The annexed engraving, fig. 1, is an isometri cal perspective view of a new mode of running a circular saw without an arbor, invented by T. J. Flanders, of Concord, ?. H., who has taken measures to secure a patent. The principal feature in this plan, is that of the saw being run vertical, and its teeth made to form part of the gearing. Figure 2 is a perspective view of an improvement in running circular saws, by the same inventor, Mr. Flanders, who has taken measures to secure a patent for it also. A, fig. 1, is a stout frame ; ? is the driving pulley, and C is the band passing over pulley, D, [fordrivingthe shaft of wheel, E. This wheel gears into the horizontal ones, F, which are se ? cured on a vertical spindle ; G is a circular I saw without an arbor; it will be seen that I the teeth of wheels, F F, gear into the teeth of the saw, and serve to support as well as rotate the saw ; H H H H are small friction rollers situated in the frame, and made to press against the saw near its upper and under edges, so as to sustain it in its vertical position, and yet produce but a small amount of i friction. These rollers are adjustable and can j be screwed up to the desired pressure. The rest of the parts are in common use, such as j the log carriage, N, moved by rack and pinions, j L K, and made to reverse by the auxiliary belt, I, in thsusual way. This circular saw without an arbor saws out boaids from a log in the same line of cut as a reciprocating saw. The object of running a circuar saw without an arbor is to enable persons to use smaller saws, large ones being very expensive.— The log passes through (as in the common mills.) within the space of the upper and lower friction rollers, H H. A A, fig 2, is a stout frame ; ? is merely a handle on the driving shaft of puIley,C,ov:r which the driving band, D, passes, running over the one side of the pulley on the upper saw (1) spindle or arbor, and then around the pulley, F, on the arbor, G, of the nether saw, H. The two saws, I and H, are constructed and arranged to saw logs, the upper one sawing through one half and the lower one through the other half. There is a peculiarity in the teeth of the saw. They are made one-half thinner than the platp, and thus mike a fine cut, requiring less poser to drive, and at the same time saving some timber ; the teeth are set so as to make the board clear the plafe, and a gouge tooth may be set on the saw, as a clearer. These teeth may be made of fine steel and inserted in the saw plate, which may he cf -A isiJgL iron. As the teeth of the saws wear down by sharpening, an excellent arrangement is presented for keeping them always in the same relative position to one another, by lowering the arbor of the upper saw, and yet having its belt always taut. The bearings, J J, which support the spindle of saw, I, are suspended and supported by screw rods, ? ? ?. These screws therefore lower the bearings of saw, G, just in proportion as the teeth wear down, and thus they are made to cut always in the same line. The belt, D, is always kept tight, owing to the mode of its arrangement, although the pulley, E, may be placed at any height in the frame ; this is evident because it must pass over the same amount of pulley surface and through the same space. The pins in pulley, E, take into the holes in the belt, D, and by this means the spindle of saw, I, is revolved. These descriptions, we suppose, will render the machines and their operations, plain to all, as they are exceedingly simple. For particulars address Flanders & Mansfield, Concord. N. H.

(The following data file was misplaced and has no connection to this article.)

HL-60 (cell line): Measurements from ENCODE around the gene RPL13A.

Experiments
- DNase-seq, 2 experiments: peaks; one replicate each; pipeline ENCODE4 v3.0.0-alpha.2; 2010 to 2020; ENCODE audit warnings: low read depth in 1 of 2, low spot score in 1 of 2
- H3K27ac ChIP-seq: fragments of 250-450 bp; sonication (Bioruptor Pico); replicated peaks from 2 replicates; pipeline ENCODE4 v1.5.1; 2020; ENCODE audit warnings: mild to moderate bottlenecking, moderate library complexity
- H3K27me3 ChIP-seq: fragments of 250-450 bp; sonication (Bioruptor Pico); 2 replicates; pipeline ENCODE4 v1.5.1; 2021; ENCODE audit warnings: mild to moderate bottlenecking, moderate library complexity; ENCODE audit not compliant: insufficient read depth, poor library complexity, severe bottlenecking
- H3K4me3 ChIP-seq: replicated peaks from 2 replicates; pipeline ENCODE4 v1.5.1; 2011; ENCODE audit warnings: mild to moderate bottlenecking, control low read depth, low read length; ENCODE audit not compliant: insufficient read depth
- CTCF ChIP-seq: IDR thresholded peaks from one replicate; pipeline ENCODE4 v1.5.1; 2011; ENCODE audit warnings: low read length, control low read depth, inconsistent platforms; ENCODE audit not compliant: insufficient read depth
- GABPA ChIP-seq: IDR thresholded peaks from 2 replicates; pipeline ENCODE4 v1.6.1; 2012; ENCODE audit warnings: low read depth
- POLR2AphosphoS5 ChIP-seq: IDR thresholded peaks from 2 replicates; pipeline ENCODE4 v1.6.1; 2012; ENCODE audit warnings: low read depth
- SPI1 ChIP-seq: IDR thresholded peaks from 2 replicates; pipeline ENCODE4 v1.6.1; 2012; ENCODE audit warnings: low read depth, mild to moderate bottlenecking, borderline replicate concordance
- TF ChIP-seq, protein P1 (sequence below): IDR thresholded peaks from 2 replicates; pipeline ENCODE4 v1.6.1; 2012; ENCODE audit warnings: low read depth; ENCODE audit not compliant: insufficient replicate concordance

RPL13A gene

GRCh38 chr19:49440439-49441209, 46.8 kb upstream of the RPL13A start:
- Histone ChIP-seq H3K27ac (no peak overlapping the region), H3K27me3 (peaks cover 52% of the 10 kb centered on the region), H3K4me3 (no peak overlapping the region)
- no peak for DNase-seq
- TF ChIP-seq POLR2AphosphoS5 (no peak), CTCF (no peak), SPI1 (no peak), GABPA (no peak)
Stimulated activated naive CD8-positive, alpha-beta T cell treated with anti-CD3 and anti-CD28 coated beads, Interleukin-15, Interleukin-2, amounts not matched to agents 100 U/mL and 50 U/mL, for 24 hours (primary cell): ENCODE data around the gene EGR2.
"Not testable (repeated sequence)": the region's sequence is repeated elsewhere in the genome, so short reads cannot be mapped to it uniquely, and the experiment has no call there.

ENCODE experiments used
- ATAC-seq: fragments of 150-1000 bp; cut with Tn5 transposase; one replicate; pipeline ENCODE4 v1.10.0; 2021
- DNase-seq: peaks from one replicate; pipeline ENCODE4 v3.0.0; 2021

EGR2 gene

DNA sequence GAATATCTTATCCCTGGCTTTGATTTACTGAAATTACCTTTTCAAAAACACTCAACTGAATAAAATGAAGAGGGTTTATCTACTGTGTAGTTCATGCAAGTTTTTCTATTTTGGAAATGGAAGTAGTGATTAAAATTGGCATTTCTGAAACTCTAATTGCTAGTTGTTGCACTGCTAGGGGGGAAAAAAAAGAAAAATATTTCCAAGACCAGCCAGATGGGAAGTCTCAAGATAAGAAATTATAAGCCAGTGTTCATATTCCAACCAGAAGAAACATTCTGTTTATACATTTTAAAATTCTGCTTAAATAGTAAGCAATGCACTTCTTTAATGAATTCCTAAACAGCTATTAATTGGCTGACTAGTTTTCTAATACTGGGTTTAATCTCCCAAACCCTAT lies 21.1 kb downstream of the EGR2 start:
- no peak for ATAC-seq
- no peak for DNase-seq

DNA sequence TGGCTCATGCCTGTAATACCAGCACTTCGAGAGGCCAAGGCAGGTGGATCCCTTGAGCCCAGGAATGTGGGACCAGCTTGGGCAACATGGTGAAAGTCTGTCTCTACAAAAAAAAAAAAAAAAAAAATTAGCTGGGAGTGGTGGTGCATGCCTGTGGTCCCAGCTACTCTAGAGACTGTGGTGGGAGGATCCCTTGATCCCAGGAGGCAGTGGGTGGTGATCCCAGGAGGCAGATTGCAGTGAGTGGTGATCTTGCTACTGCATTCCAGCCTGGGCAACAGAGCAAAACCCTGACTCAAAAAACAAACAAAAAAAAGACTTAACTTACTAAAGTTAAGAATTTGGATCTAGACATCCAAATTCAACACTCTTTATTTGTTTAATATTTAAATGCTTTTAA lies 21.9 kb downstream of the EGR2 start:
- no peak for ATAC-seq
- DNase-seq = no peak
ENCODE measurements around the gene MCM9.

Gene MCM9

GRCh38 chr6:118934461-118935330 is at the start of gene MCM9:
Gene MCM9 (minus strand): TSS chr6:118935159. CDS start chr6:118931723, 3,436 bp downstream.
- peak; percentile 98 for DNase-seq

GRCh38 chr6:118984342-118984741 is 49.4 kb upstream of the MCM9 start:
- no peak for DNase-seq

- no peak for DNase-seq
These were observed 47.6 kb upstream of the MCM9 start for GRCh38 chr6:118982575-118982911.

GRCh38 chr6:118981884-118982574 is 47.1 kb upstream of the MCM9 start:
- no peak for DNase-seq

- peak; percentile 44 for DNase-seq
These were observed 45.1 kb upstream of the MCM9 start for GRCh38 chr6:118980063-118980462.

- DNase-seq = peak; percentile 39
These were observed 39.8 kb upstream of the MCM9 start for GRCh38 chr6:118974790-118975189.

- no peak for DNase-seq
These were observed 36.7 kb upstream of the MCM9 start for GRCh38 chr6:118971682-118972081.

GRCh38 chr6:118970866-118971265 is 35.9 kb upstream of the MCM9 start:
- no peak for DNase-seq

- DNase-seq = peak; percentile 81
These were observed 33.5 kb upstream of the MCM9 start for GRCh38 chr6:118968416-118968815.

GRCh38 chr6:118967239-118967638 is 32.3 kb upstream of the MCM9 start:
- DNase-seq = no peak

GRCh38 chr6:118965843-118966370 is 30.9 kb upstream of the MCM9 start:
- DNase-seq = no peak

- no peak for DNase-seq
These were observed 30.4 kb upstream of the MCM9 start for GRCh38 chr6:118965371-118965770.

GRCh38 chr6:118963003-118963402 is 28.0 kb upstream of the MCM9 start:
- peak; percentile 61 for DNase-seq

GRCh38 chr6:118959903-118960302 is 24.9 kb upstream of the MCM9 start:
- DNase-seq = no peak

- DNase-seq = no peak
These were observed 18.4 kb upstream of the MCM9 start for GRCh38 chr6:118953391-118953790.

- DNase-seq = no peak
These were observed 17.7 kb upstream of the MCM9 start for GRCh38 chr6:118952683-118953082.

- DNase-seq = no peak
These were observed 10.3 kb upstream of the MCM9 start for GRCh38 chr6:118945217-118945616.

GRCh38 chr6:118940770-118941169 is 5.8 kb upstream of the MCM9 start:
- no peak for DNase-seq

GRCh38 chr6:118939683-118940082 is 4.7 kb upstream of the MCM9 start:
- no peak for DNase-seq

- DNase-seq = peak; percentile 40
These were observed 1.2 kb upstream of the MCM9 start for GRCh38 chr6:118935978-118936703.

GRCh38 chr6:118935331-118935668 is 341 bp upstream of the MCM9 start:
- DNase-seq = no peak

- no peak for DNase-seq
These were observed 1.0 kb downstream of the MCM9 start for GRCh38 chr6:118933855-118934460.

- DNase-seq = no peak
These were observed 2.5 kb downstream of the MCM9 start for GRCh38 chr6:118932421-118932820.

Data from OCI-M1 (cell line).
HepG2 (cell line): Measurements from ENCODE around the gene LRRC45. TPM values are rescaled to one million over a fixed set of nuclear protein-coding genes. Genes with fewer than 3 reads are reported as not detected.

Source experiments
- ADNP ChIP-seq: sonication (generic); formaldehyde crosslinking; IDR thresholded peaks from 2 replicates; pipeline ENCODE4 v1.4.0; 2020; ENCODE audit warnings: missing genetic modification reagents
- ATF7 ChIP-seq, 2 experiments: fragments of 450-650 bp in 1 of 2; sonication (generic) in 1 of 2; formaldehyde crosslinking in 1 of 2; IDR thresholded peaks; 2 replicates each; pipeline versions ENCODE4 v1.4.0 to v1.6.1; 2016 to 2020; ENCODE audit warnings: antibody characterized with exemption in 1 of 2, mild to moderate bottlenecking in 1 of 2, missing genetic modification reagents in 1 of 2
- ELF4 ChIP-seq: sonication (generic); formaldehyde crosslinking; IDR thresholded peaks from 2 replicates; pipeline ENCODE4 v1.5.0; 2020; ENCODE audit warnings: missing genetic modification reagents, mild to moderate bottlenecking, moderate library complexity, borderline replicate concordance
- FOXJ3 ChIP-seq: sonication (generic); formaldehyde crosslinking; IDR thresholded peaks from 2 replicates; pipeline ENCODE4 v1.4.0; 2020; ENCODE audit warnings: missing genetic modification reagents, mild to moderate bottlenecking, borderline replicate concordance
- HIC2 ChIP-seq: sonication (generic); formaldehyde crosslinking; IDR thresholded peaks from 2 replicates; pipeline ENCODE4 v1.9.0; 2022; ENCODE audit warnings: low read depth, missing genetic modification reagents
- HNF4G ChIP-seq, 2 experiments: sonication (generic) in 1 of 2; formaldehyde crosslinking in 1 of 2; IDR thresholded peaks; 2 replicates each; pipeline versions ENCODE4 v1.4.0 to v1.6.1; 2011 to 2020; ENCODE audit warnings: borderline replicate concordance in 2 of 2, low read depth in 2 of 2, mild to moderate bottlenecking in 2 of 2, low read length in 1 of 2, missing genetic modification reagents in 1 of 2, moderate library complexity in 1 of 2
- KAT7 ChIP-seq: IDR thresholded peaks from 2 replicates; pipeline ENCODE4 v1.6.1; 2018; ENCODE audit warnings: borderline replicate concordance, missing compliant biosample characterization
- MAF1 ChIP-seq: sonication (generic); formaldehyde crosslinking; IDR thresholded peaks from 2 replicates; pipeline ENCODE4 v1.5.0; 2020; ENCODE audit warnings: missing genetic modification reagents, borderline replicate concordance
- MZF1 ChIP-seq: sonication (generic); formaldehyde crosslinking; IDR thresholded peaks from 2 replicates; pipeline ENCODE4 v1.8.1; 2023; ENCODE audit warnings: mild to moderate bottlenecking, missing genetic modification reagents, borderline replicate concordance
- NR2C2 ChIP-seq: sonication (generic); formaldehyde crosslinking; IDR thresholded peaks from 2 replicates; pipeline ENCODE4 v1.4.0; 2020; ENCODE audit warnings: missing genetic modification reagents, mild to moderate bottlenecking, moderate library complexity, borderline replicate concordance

This article was originally published with the title "Circular Saw without an Arbor, and Improvement in Teeth of Circular Saws"